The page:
SALT LAKE CITY, Utah — Before it could even get started, spring sports in Utah were shutdown due to the coronavirus.
While a number of petitions and pleas to restart a truncated season have so far landed on deaf ears, many families are now shifting their focus to the dollars and cents involved. Specifically, getting their money back for a season that never happened.
In a recent report by the Deseret News, they reached out to every high school principal regarding school fees. According to them, 95 responses indicate that students will receive full or prorated refunds on their pay-to-play fees.
That means for underclassmen, they’ll have the option of rolling the fees toward next year’s participation fees. Those typically cover things like equipment use and transportation.
What will not be included are the fees that were used for personal items, such as hoodies and T-shirts. That’s because students will be keeping those items.
Cache County, Box Elder and Nebo are indicating refunds will be prorated for teams who participated in games or tournaments during the first two weeks of the season.
Covering the bill
While other districts are taking different routes. Copper Hills principal Bryan Veazie tells the Deseret News that he feels it’s important to provide a full refund to seniors.
“The principals of the Jordan District, in collaboration, have decided to refund all participation fees for spring sports and activities,” he explains.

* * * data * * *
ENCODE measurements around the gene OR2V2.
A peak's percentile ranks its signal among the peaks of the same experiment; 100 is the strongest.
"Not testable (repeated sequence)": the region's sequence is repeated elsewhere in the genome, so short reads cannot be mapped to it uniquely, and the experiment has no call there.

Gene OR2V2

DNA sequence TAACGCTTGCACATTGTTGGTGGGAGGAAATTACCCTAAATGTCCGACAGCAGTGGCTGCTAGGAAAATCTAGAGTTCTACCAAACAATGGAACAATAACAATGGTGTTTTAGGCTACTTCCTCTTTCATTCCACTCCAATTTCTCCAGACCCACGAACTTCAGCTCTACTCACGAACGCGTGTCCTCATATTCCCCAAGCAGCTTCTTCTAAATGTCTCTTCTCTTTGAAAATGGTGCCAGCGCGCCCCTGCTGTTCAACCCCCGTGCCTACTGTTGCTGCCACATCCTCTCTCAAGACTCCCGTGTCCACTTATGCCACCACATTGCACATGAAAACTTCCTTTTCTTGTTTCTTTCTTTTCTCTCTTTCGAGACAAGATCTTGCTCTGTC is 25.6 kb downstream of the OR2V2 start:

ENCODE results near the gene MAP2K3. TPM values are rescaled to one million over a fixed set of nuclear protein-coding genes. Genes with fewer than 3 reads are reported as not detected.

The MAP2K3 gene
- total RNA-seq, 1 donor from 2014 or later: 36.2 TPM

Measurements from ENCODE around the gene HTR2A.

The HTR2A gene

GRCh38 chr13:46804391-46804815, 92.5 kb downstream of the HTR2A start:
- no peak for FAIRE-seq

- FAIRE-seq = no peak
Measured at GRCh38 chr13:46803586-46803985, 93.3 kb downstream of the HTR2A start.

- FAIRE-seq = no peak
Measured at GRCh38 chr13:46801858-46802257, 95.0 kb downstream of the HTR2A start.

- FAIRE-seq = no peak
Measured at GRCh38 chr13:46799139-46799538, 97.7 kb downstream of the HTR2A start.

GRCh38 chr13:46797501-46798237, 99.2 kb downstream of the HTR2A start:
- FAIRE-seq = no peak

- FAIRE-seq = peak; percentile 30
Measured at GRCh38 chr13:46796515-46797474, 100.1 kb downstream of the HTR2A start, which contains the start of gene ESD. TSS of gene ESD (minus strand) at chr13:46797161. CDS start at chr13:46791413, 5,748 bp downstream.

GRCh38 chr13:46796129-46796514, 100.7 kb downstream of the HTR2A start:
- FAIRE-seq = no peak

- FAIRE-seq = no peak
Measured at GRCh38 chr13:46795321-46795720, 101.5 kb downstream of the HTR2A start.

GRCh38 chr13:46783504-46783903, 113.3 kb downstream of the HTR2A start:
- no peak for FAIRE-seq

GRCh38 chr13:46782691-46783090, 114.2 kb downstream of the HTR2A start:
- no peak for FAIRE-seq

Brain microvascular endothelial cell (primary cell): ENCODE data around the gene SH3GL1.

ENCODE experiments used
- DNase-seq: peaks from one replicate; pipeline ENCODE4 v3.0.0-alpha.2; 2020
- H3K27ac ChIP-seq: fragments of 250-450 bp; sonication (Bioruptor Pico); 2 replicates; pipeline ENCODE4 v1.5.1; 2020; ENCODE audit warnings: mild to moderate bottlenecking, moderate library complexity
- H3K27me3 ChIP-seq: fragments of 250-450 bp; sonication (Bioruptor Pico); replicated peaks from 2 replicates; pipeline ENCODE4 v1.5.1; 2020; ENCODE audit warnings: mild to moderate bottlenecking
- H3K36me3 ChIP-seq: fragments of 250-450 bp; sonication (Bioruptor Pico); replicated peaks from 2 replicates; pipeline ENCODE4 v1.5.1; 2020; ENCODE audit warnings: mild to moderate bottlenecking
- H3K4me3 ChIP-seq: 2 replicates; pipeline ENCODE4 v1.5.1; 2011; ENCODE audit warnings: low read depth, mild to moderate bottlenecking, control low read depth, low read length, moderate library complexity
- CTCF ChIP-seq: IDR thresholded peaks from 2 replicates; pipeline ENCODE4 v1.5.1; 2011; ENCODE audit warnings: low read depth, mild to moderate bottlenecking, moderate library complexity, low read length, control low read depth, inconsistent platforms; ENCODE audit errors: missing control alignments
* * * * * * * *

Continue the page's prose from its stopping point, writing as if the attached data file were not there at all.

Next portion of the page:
The decision comes even though most of the sports had a few weeks of competition before the shutdown.
“The schools in Jordan District will seek other funding available within the school budgets to absorb those costs,” says Veazie.
Many other school districts, including Jordan, Granite, Washington, Davis and Canyons, have also indicated that students will receive full refunds.
Spring sports season
In reference to restarting the season, the Utah High School Activities Association has provided a statement to KSL Newsradio.
“The UHSAA Board of Trustees (Board) promotes the benefits of participating in education-based high school activities. [We] recognize the overwhelming disappointment this decision is for the students and athletes, especially seniors. The Board’s highest priority is ensuring the health and safety of the students, schools and communities during this challenging time.”
Today’s Top Stories
- 47-year-old mother of four graduates top of her class at UVU College of Science
- Burgess Owens in Washington for orientation for Utah’s 4th district
- Bad breath behind that mask? 10 reasons and remedies for your halitosis
- Officers escort a fallen deputy’s wife across the stage at her graduation
- Police announce new arrests in Murray mall shooting
- NWSL players now have the option to remain in the locker room during the National Anthem
- BYU rallies to beat Tennessee 29-26 in OT
- Valentine’s is Long Since Over: Here are 5 Year Round Ways You Can Continue to Share…
- Chad Daybell faces new charges a day after Lori Vallow appeared in court on same counts
- Benjamin Keough, grandson of Elvis Presley, dies at 27